Photoclinic: Cephalhematoma

July 1, 2006

A male neonate was born at 39 weeks' gestation by vertex vaginal delivery with focal swelling of the head. Vacuum extraction and forceps were not necessary for delivery. The mother had no complications during labor. Apgar scores were 7 and 9 at 1 and 5 minutes, respectively. A cephalhematoma was suspected when the fluctuant parietal swelling did not transilluminate.

A male neonate was born at 39 weeks' gestation by vertex vaginal delivery with focal swelling of the head. Vacuum extraction and forceps were not necessary for delivery. The mother had no complications during labor. Apgar scores were 7 and 9 at 1 and 5 minutes, respectively. A cephalhematoma was suspected when the fluctuant parietal swelling did not transilluminate.

Christian A. Sonnefeld, MD, and Atiya Khan, MD, of Morgantown, WVa, also considered caput succedaneum, subgaleal hematoma, leptomeningeal cyst, and encephalocele in the differential diagnosis. Anteroposterior and lateral radiographs of the skull confirmed the diagnosis of cephalhematoma without underlying fracture.

Cephalhematomas are usually located in the parietal region and typically do not mature until the second or third day of the infant's life. These hemorrhages are subperiosteal and do not extend beyond suture lines. An underlying skull fracture can be found in 5% to 25% of patients.1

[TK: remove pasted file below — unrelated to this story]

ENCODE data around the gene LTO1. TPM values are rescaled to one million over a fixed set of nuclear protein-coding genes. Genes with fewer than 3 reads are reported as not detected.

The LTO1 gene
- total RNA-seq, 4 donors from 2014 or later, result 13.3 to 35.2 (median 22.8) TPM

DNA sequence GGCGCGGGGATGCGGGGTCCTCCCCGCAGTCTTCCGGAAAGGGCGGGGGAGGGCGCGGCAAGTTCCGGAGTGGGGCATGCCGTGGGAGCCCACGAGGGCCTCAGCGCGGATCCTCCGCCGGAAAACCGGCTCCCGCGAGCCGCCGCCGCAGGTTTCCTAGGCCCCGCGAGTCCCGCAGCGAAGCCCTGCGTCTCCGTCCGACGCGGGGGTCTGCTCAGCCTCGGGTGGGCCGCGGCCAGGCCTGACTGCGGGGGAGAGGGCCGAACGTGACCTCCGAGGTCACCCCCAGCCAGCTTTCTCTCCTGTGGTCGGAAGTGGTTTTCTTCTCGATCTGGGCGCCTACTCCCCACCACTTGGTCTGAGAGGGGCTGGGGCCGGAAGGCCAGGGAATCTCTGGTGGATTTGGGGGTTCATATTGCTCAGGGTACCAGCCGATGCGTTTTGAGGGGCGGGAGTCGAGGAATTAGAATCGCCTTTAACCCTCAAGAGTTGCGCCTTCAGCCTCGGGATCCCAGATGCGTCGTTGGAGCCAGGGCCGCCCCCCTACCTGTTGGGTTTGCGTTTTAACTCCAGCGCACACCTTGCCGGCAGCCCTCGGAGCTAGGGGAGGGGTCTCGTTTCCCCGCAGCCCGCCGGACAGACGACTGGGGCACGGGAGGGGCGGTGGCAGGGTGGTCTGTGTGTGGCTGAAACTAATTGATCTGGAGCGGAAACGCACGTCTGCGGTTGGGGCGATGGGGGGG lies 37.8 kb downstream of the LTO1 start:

Transillumination can assist in the diagnosis. Caput succedaneums and leptomeningeal cysts transilluminate--cephalhematomas and encephaloceles do not. Encephalocele is usually midline-occipital. A caput succedaneum is a benign finding. Rarely, it can be associated with a cephalhematoma secondary to bleeding under the outer periosteum of the bone.2

No treatment is indicated for a cephalhematoma. Surgical drainage or aspiration is contraindicated because of the risk of a complicating infection. Other complications of surgery or aspirationcan include abscess formation and osteomyelitis, although these are rare. Cephalhematomas may be associated with an increased risk of neonatal jaundice and hyperkalemia caused by the breakdown of red blood cells in the blood.3 Therefore, affected infants should be monitored for jaundice. In addition, the hematoma can become calcified. Ossification can produce a skull deformity; however, this rarely requires treatment.4

This infant's hematoma resolved spontaneously without intervention or complication.

References:

REFERENCES:


1. Oski FA, DeAngelis C, Feigin RD, Warshaw JB, eds.

Principles and Practice of Pediatrics.

Philadelphia: JB Lippincott Co; 1990:278, 1864.
2. Golomb MR, Cvijanovich NZ, Ferriero DM. Neonatal brain injury. In: Swaiman KF, Ashwal S, Ferriero DM, eds.

Pediatric Neurology: Principles and Practice.

4th ed. St Louis: CV Mosby; 2006:335.
3. Kirimi E, Tuncer O, Atas B, Arslan S. Hyperkalemia most likely associated with massive cephalhematoma in a newborn infant who was treated with urgent peritoneal dialysis: case report.

J Emerg Med.

2003;24:277-279.
4. Chung HY, Chung JY, Lee DG, et al. Surgical treatment of ossified cephalhematoma.

J Craniofac Surg.

2004;15:774-779.